Night and Day noise row hearing ends with council accused of 'declaring war' on Manchester night time economy

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It was the latest court appearance relating to a noise abatement notice served in late 2021.

The council has been accused of ‘declaring war on its night time economy’ by ‘threatening to persecute Night and Day to the supreme court’.

The accusation was levelled by barrister Sarah Clover, making her closing arguments after a three-day court case where the Northern Quarter venue is appealing a noise abatement notice served in late 2021. The row stems from complaints made by a neighbouring flat after song lyrics could be heard next door during early hours club nights.

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Ms Clover, representing the venue which opened in 1991, argued that the notice should be ‘quashed’ as it is ‘unjustified’. She was responding to comments from Leo Charalambides, the barrister representing Manchester City Council. Mr Charalambides said the bar was ‘attempting to invite the court to go against centuries of legal tradition and two supreme court judgements’.

Night & Day Cafe in Manchester Night & Day Cafe in Manchester
Night & Day Cafe in Manchester

“If you were to join this shangri-la, we would be taking this case further,” Mr Charalambides said. In his closing submissions, he also offered to amend the noise abatement notice and argued ‘the fact that [Night and Day owner] Jennifer Smithson stamped her feet in the playground and said “we were here first and we are going to do what we have always done” made no difference’ to the case.

That led Ms Clover to condemn her opposite number’s comments. She told District Judge Margaret McCormack: “The threat of the council through their advocate to persecute Night and Day all the way up to the supreme court is noted. What we have just heard is a declaration of war by this council, not just on Night and Day but on the whole of their night time economy at such a desperate time for this industry. That’s a tragedy.”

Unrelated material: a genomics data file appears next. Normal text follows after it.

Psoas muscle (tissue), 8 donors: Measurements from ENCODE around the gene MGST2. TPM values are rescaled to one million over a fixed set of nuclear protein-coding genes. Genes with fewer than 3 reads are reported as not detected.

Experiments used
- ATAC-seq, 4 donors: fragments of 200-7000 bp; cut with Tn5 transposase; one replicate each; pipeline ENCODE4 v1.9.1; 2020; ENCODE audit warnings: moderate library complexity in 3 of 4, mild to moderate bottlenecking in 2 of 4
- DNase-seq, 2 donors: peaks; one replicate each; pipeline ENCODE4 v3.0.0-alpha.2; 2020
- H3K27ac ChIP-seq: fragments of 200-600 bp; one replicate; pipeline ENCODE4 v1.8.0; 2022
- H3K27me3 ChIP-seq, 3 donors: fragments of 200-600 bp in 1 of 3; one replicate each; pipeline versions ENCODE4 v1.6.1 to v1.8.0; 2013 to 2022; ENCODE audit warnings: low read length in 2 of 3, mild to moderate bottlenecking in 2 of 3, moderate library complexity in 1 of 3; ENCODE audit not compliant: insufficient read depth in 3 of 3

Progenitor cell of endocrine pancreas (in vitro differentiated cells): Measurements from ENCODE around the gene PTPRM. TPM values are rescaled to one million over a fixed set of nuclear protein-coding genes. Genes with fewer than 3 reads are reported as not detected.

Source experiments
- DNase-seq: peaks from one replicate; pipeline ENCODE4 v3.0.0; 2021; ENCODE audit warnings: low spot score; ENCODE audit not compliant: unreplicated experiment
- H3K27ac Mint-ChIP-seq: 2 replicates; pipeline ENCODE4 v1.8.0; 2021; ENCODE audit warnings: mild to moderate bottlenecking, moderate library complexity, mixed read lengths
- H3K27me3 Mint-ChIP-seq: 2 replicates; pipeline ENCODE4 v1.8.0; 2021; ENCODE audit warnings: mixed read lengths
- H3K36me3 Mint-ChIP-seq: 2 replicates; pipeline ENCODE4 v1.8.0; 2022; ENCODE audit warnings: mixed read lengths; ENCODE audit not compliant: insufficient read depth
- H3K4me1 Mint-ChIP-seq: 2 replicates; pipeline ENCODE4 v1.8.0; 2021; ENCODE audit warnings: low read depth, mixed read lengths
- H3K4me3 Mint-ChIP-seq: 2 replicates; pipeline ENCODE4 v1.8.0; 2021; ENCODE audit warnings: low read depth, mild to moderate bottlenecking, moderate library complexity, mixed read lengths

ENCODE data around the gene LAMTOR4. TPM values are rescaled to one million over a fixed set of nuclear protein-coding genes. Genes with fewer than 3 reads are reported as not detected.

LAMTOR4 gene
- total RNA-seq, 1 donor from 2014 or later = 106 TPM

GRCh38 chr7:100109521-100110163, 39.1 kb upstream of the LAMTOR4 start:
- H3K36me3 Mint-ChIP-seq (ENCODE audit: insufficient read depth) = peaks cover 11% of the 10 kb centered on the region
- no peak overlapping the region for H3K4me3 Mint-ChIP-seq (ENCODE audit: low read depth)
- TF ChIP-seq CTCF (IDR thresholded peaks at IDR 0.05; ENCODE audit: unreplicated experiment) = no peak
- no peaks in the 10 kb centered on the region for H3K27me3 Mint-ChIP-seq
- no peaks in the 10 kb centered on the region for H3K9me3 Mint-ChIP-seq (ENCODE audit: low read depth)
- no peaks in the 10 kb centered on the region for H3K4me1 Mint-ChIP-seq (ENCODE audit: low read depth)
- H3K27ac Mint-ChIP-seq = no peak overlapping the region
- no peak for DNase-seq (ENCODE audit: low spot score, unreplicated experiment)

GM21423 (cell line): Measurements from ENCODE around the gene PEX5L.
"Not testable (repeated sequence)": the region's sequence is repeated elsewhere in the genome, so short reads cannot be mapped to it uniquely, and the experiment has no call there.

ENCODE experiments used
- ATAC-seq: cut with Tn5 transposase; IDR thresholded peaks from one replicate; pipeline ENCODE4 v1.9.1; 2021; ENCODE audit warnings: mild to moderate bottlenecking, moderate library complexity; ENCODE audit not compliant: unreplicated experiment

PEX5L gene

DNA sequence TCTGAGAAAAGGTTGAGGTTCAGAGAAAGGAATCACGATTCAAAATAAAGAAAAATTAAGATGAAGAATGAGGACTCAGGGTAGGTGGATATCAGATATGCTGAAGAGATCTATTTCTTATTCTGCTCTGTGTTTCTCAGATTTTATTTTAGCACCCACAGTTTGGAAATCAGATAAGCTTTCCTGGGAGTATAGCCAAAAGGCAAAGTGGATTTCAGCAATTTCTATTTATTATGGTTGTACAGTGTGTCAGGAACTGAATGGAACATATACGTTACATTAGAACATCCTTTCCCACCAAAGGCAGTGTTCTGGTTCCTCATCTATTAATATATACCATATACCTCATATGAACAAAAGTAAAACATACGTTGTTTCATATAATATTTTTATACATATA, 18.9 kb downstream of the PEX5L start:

Ms Clover called the comment that Ms Smithson was ‘stamping her feet’ something which was ‘monstrously unfair’. She argued that the notice was unjustified because ‘the court must find there is a nuisance now or there is a likely nuisance’ to come for it to be valid.

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However, the flat has been vacant since May 2022, and is listed for sale, Ms Clover added. This, combined with the fact that no previous resident had complained since the flat was built in 2000, shows there was no current nuisance and nor was there likely to be one soon, she claimed.

Going further, Ms Clover said that council officers had claimed an acceptable level of noise was found, but not recorded during testing, which was believed to be around 25db in the flat. This, she added, meant that current council planning policy would ‘promote developments which immediately become victim of a nuisance’ as guidelines currently allow for 30db of noise to carry through to next door.

That followed arguments from Mr Charalambides that the judge had ‘a stark choice between the public being able to party as loud as they want against the right to enjoy one’s home’.

“Theres a special importance that should be attached enjoy the right of one’s home,” he told the court. “I am not sure there’s a special importance that should be attached to being able to hear Sweet Dreams Are Made Of This while you try to go to sleep.”

At the close of proceedings, District Judge McCormack indicated that she would reconvene the session to announce her decision, which will be in at least two weeks.

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